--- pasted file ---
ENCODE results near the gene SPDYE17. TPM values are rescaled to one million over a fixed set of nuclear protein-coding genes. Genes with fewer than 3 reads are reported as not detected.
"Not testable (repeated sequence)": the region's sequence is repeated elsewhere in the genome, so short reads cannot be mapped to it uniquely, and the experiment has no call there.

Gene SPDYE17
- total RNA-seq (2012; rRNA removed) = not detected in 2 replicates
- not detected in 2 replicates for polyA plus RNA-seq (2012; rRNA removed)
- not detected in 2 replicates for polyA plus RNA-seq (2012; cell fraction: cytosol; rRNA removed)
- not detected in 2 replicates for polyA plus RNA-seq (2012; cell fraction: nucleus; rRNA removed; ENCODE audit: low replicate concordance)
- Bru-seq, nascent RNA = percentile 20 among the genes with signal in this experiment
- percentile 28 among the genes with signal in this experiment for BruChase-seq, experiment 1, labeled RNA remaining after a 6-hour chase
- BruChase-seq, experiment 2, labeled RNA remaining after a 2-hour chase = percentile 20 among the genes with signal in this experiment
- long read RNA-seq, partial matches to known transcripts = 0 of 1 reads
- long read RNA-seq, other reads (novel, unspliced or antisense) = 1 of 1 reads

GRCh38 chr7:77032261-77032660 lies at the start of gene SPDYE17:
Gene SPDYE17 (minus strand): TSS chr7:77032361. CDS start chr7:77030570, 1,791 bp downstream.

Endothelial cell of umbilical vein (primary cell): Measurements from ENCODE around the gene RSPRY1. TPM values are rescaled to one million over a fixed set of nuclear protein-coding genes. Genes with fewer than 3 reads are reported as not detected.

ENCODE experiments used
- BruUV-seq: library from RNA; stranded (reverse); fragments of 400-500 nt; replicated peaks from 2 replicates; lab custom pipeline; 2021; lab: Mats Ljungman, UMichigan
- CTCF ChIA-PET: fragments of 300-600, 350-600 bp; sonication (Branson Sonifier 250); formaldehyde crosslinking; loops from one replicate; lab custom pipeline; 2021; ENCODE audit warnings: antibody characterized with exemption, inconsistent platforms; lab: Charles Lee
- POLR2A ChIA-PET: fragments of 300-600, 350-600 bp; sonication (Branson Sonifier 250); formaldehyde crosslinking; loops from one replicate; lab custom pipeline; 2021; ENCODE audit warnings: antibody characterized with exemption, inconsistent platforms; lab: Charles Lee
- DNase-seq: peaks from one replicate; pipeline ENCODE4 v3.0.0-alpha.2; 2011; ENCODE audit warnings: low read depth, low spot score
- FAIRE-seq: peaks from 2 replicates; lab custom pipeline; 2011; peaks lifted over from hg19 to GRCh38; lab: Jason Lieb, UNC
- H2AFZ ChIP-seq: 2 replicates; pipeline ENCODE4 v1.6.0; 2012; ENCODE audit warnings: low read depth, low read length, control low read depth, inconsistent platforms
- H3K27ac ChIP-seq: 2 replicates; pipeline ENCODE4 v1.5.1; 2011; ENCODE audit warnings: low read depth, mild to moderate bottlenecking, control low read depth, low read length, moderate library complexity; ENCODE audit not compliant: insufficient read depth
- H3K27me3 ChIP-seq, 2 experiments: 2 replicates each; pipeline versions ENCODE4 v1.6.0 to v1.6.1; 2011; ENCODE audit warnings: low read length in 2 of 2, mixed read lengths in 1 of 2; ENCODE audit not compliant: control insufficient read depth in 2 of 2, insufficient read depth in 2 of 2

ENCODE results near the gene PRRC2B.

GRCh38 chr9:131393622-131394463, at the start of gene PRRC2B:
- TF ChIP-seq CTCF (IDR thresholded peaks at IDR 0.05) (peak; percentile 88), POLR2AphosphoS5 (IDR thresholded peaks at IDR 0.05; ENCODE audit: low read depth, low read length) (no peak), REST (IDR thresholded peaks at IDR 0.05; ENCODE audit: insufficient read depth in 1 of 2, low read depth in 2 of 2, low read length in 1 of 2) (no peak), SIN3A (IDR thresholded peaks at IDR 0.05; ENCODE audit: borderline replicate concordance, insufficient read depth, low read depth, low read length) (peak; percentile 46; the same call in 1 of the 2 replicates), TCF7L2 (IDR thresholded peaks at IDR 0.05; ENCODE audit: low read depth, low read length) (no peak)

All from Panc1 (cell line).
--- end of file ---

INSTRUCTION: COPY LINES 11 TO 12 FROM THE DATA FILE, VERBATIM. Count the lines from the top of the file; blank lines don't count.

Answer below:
- long read RNA-seq, partial matches to known transcripts = 0 of 1 reads
- long read RNA-seq, other reads (novel, unspliced or antisense) = 1 of 1 reads